“Ah yes,” she cut him off, “it is of yourself that you want to speak, after all—not of me!”
“Look here,” he vociferated; “are you going to marry that Joe Louden? I want to know whether you are or not. He gave me this—and this to-day!” He touched his bandaged hand and plastered forehead. “He ran into me—over me—for nothing, when I was not on my guard; struck me down—stamped on me—”
She turned upon him, cheeks aflame, eyes sparkling and dry.
“Mr. Bantry,” she cried, “he did a good thing! And now I want you to go home. I want you to go home and try if you can discover anything in yourself that is worthy of Mamie and of what she showed herself to be this morning! If you can, you will have found something that I could like!”
She went rapidly toward the house, and he was senseless enough to follow, babbling: “What do you think I’m made of? You trample on me—as he did! I can’t bear everything; I tell you—”
But she lifted her hand with such imperious will that he stopped short. Then, through the window of the sick-room came clearly the querulous voice:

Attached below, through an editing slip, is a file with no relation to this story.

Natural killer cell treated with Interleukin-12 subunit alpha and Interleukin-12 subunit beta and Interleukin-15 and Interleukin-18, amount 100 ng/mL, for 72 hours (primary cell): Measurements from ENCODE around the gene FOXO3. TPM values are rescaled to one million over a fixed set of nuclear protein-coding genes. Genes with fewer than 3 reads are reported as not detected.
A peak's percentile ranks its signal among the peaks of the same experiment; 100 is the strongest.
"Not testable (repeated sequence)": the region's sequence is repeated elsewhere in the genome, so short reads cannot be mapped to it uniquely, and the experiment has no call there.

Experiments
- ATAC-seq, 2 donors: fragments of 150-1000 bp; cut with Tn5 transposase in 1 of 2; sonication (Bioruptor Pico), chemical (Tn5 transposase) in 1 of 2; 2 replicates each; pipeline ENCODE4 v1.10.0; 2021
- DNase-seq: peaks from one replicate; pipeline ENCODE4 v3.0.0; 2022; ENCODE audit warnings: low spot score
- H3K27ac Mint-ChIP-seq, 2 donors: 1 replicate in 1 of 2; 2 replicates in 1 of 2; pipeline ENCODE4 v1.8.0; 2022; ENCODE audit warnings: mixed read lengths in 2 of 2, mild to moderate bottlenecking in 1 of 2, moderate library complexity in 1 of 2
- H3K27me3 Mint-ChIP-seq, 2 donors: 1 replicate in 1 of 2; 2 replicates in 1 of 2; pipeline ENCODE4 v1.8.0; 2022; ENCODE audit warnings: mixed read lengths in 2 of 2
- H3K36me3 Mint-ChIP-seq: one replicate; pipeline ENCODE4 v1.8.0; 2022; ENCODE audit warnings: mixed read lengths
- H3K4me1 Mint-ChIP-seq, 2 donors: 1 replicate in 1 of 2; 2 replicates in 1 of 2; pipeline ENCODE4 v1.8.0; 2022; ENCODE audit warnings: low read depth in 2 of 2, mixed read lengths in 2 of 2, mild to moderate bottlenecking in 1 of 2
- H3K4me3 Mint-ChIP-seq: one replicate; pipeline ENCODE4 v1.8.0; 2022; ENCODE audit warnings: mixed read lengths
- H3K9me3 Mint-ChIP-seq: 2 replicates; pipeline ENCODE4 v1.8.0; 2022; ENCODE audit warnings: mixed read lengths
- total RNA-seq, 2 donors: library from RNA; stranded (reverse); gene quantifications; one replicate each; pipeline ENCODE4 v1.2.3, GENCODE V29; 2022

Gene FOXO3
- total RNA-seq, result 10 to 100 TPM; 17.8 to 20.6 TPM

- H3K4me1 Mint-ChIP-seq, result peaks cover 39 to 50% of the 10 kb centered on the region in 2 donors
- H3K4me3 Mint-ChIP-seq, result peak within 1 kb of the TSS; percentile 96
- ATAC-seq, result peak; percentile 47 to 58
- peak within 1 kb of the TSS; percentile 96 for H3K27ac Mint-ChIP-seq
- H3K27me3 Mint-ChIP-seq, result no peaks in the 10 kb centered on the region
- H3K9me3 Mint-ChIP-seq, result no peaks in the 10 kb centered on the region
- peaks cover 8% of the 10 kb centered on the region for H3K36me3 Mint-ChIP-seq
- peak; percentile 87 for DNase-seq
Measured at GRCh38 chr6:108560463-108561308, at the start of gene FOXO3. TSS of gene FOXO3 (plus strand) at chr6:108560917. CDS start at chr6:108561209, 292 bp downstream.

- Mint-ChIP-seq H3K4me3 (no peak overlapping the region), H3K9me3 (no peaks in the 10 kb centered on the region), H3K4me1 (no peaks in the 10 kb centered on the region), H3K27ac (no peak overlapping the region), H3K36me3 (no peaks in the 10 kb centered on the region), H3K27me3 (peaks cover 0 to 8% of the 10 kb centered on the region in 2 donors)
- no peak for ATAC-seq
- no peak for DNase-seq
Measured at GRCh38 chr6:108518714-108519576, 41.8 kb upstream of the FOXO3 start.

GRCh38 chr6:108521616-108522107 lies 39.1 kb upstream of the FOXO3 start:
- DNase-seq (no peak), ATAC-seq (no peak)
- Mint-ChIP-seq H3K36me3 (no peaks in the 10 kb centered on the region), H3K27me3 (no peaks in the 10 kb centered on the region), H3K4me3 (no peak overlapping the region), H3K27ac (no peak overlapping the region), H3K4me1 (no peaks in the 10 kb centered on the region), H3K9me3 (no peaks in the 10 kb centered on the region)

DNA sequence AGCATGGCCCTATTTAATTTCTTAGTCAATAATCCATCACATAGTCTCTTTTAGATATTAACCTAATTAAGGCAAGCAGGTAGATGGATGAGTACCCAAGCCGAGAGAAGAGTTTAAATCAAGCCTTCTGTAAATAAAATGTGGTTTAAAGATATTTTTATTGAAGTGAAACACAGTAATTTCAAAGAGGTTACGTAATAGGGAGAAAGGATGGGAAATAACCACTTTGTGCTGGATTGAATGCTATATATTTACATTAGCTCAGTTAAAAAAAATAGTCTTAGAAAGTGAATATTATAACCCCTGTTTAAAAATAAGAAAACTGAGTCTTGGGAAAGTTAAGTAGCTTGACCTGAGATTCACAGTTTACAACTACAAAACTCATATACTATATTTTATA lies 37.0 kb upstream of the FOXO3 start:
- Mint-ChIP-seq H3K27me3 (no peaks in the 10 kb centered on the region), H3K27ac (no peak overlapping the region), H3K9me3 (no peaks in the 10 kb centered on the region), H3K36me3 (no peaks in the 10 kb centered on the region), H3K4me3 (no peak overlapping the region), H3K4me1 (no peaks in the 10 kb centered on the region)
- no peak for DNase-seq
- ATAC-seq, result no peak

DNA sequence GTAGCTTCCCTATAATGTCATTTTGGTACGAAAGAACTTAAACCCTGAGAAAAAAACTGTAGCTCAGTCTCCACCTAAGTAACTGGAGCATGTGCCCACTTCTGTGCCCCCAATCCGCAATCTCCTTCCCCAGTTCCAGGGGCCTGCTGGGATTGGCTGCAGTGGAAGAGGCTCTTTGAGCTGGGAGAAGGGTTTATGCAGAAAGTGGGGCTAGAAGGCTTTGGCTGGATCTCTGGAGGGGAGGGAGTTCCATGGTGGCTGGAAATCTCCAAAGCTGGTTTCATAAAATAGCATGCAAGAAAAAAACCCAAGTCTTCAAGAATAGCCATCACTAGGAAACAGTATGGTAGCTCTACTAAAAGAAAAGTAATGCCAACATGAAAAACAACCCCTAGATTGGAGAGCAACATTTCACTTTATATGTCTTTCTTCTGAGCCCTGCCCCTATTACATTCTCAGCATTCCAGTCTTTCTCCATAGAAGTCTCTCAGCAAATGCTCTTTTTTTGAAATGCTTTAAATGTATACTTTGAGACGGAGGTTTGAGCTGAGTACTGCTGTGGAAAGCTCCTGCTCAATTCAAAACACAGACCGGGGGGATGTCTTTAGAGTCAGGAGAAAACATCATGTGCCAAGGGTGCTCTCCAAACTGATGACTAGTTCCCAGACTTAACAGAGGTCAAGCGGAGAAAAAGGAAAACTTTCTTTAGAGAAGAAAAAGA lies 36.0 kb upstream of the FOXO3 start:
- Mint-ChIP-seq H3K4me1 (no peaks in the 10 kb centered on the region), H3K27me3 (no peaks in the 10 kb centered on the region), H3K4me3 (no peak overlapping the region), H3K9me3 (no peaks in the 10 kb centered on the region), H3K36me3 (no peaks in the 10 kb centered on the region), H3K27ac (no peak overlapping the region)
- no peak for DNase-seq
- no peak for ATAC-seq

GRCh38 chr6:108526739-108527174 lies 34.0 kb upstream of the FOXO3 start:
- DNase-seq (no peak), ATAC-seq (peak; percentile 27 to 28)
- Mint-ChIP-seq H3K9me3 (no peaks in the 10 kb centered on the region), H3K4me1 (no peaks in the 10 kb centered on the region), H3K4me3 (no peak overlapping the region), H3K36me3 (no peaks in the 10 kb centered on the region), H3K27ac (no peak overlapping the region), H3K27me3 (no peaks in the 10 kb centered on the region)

“I tell you it was; I heard him speak just now— out there in the yard, that no-account step-brother of Joe’s! What if he is a hired hand on the Tocsin? He’d better give up his job and quit, than do what he’s done to help make the town think hard of Joe. And what is he? Why, he’s worse than Cory. When that Claudine Fear first came here, ‘Gene Bantry was hangin’ around her himself. Joe knew it and he’d never tell, but I will. I saw ’em buggy-ridin’ out near Beaver Beach and she slapped his face fer him. It ought to be told!”
“I didn’t know that Joe knew—that!” Eugene stammered huskily. “It was—it was—a long time ago—”
“If you understood Joe,” she said, in a low voice, “you would know that before these men leave this house, he will have their promise never to tell.”
His eyes fell miserably, then lifted again; but in her clear and unbearable gaze there shone such a flame of scorn as he could not endure to look upon. For the first time in his life he saw a true light upon himself, and though the vision was darkling, the revelation was complete.
“Heaven pity you!” she whispered.
Eugene found himself alone, and stumbled away, his glance not lifted. He passed his own home without looking up, and did not see his mother beckoning frantically from a window. She ran to the door and called him. He did not hear her, but went on toward the Tocsin office with his head still bent.
Norbert Waits for Joe: